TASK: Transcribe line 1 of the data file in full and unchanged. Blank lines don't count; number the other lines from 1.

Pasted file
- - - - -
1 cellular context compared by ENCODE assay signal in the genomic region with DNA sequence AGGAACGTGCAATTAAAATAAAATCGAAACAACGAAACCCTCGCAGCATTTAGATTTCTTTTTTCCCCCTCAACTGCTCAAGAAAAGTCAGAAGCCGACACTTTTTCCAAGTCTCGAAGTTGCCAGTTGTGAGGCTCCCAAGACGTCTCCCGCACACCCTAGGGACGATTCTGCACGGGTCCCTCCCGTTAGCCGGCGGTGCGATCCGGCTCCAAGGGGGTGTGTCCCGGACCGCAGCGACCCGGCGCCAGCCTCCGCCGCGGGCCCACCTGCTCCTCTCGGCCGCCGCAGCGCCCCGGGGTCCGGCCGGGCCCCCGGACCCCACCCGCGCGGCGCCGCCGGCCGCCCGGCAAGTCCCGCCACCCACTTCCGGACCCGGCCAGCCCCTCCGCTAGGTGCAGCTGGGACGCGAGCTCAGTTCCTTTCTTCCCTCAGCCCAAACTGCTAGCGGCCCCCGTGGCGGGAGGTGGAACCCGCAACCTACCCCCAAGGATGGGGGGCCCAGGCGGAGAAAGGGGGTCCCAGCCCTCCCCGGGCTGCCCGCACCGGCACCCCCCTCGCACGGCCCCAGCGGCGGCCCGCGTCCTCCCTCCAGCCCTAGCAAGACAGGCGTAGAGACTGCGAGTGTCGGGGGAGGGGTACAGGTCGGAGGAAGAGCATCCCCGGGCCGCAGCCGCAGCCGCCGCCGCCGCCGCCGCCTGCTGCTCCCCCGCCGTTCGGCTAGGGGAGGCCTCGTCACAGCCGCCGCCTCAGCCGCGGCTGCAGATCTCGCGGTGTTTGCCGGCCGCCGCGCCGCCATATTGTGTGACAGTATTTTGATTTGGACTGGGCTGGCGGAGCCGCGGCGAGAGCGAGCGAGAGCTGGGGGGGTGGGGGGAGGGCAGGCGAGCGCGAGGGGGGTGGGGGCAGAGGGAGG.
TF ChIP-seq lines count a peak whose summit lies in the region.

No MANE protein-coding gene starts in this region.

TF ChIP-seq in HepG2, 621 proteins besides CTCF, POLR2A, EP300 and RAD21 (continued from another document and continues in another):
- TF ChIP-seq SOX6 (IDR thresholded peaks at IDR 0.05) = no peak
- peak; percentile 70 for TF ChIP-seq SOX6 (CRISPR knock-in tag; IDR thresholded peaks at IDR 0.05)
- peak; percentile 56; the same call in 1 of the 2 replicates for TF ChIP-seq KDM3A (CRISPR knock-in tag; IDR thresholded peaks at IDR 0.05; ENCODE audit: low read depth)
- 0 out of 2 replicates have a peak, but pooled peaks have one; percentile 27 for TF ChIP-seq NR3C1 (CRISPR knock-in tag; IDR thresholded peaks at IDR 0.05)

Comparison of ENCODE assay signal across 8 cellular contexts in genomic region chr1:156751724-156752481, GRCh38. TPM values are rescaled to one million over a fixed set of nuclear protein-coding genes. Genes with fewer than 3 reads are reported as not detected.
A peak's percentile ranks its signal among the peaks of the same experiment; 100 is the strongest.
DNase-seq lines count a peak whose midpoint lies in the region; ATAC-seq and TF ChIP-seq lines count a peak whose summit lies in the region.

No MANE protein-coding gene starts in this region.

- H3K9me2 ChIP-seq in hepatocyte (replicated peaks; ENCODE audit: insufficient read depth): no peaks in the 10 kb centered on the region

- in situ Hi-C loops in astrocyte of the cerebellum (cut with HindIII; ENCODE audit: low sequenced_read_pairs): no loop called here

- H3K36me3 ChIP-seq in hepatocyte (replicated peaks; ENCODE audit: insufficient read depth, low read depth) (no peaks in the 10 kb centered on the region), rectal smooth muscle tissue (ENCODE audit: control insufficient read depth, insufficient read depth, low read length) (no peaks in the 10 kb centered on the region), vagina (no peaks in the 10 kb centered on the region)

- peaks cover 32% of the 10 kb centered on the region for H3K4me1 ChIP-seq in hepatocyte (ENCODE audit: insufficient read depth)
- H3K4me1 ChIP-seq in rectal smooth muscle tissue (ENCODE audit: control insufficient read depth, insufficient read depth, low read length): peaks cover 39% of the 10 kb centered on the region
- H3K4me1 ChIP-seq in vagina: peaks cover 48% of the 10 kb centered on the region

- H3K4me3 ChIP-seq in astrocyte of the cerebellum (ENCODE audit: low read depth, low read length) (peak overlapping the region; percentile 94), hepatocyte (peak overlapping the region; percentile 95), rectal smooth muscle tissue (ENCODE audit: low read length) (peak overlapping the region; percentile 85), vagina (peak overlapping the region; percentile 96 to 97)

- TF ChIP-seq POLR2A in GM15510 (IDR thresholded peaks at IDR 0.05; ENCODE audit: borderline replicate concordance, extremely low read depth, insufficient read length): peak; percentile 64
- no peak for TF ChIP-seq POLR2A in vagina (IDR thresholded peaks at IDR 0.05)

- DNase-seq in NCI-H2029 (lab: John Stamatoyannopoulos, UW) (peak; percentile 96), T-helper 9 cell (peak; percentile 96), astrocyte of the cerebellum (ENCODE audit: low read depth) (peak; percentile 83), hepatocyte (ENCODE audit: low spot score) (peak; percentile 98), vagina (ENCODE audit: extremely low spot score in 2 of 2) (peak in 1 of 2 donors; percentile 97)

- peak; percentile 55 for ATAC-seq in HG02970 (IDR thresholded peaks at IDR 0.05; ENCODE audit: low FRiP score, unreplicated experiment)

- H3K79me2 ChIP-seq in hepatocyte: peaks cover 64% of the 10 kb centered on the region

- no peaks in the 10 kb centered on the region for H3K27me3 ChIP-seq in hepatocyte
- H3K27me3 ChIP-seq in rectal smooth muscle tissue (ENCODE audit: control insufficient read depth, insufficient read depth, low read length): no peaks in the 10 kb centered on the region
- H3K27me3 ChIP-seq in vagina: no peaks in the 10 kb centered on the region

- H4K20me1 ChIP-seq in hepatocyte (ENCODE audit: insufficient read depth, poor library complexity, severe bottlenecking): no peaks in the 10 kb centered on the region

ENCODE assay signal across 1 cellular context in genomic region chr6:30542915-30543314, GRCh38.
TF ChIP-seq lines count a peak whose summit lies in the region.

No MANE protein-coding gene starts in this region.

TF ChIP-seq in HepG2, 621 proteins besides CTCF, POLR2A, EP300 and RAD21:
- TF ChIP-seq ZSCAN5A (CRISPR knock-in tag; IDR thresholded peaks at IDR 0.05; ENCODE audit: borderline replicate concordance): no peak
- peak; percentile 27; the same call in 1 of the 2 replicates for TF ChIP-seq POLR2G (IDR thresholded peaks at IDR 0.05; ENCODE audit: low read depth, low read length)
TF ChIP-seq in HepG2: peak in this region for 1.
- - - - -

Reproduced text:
1 cellular context compared by ENCODE assay signal in the genomic region with DNA sequence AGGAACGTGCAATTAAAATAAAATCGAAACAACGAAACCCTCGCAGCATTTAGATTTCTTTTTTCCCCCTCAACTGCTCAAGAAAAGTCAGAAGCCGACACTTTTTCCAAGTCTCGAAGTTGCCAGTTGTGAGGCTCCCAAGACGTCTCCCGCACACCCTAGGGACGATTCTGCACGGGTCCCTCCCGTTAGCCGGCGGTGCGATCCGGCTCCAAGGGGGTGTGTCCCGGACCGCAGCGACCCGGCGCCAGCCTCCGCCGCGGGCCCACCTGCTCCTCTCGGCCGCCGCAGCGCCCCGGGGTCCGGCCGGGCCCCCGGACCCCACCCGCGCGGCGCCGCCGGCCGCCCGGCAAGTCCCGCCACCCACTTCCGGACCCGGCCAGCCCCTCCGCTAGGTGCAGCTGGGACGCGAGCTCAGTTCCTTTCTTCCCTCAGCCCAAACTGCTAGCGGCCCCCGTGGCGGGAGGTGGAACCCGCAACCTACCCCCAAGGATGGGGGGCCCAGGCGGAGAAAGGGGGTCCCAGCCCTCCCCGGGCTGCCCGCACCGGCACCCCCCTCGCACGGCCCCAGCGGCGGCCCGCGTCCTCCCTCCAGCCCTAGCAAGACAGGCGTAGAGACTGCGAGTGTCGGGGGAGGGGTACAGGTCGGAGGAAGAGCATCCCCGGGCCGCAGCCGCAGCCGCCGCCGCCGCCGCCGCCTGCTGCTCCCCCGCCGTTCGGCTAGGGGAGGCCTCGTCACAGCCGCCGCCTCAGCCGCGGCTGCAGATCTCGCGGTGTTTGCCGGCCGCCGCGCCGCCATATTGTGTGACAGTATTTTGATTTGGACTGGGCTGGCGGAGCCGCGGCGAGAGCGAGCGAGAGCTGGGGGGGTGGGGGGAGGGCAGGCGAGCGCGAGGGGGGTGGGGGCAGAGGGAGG.